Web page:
The name ‘cathedral’ is derived from the Latin word ‘cathedra’ which means ‘chair’. A church which contains the official chair, seat or throne of a bishop is called a cathedral. When a new bishop takes up his duties, he is enthroned during a service in the cathedral church. The relationship between bishops and their cathedrals is a close one.
The Cathedrals Measure 1999 states that ‘The bishop shall have the principal seat and dignity in the cathedral’. The bishop, after consultation with the Chapter and subject to any provision in the Statutes of the cathedral, may officiate in the cathedral and use it in his work of teaching and mission, for ordinations and synods and for other diocesan occasions and purposes.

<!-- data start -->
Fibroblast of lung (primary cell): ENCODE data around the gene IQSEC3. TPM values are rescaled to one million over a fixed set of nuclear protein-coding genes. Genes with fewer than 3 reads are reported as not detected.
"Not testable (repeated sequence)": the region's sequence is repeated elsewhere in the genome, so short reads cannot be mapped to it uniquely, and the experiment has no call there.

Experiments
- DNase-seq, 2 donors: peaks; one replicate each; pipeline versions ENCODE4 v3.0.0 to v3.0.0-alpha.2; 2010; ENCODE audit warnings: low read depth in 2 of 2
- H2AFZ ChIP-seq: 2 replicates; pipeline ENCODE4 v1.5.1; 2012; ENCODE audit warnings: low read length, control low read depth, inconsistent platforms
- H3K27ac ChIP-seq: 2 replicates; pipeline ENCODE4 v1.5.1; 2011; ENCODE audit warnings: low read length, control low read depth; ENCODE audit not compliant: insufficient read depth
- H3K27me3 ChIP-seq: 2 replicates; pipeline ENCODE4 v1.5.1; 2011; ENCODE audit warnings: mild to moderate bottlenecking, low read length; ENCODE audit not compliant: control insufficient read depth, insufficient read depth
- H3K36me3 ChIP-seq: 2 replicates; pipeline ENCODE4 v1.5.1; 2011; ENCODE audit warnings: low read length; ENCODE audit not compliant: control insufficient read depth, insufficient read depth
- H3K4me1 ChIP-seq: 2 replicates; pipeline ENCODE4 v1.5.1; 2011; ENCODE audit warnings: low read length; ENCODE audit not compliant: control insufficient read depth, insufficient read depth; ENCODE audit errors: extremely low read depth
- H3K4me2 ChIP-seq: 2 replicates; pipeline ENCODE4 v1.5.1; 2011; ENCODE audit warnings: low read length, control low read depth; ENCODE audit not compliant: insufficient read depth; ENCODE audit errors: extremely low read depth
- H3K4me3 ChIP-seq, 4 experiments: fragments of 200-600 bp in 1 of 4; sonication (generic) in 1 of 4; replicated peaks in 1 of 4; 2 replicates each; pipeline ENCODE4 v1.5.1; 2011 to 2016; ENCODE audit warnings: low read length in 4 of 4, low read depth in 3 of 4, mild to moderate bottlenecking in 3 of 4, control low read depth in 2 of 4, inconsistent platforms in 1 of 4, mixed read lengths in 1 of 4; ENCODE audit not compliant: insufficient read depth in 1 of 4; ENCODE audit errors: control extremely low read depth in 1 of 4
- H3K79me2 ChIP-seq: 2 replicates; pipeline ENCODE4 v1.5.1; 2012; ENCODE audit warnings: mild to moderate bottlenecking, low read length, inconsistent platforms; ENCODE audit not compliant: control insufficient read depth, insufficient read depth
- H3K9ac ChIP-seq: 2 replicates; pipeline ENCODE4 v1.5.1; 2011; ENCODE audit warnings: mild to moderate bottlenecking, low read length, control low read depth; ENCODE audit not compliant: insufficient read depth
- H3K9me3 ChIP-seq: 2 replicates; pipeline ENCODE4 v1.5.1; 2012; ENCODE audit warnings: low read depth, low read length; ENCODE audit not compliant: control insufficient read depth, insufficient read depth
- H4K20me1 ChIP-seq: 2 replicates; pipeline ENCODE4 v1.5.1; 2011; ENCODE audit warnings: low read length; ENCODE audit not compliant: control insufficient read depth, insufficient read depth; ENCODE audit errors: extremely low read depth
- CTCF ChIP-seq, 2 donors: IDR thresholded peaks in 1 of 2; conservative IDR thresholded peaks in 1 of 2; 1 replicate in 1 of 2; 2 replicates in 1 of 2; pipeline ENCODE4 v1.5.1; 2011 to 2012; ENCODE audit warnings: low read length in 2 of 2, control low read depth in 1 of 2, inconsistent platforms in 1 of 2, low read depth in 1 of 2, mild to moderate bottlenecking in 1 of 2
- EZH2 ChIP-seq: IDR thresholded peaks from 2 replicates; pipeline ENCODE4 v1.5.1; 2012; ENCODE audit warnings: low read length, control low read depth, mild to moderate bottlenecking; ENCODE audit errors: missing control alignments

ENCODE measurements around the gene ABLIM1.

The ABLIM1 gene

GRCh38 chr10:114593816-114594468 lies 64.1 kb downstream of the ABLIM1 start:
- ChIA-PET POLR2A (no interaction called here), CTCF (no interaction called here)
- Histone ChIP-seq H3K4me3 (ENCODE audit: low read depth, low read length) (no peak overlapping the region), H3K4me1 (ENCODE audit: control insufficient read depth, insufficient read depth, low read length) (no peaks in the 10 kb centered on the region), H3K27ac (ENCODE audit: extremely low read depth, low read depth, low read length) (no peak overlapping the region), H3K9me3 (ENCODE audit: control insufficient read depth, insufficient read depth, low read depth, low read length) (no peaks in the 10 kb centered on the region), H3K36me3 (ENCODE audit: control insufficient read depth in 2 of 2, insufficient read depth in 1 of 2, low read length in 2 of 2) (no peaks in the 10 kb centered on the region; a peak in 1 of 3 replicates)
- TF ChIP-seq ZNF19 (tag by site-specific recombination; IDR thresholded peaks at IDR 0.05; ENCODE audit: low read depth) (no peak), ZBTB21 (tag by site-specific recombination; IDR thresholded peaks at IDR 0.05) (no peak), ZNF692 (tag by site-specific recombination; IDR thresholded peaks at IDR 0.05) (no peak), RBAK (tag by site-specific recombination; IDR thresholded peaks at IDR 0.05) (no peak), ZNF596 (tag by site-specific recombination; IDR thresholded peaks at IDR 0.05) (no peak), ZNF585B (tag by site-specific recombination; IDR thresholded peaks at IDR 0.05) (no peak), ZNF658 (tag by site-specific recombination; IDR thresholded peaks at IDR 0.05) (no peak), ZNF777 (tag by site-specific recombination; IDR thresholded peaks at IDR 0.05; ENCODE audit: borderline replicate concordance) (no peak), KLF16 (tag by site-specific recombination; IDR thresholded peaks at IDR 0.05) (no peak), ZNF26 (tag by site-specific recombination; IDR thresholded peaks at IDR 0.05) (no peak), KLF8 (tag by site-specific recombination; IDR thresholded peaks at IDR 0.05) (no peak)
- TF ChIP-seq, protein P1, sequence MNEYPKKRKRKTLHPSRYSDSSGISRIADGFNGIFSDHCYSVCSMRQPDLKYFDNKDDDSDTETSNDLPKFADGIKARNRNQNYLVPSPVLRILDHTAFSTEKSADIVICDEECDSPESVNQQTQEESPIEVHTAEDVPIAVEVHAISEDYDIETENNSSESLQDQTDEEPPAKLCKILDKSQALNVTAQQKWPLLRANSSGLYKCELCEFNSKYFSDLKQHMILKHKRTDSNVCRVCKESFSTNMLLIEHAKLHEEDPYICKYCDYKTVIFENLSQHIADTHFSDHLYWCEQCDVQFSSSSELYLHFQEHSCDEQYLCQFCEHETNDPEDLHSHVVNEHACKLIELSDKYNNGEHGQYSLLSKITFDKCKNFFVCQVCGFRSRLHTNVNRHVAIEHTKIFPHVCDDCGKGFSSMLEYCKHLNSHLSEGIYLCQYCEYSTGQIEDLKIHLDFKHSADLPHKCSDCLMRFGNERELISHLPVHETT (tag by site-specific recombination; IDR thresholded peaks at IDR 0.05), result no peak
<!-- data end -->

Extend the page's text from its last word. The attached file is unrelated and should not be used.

The diocesan bishop is Visitor to his cathedral. The role of Visitor, in English law, is to oversee an autonomous ecclesiastical or charitable institution and, if necessary, to intervene in its internal affairs. As Visitor, the bishop hears and determines questions about the Constitution and Statutes. He may also hold a Visitation of the cathedral when he considers it desirable or necessary to do so, or when requested by the Council or the Chapter. A Visitation gives the bishop the opportunity to enquire into cathedral affairs and, as a result, he may give directions to the Chapter or to cathedral staff which he considers will better enable observance of the Constitution and Statutes.
The bishop can attend and speak at meetings of the Cathedral Council. Bishops and Chapters often consult each other and seek advice.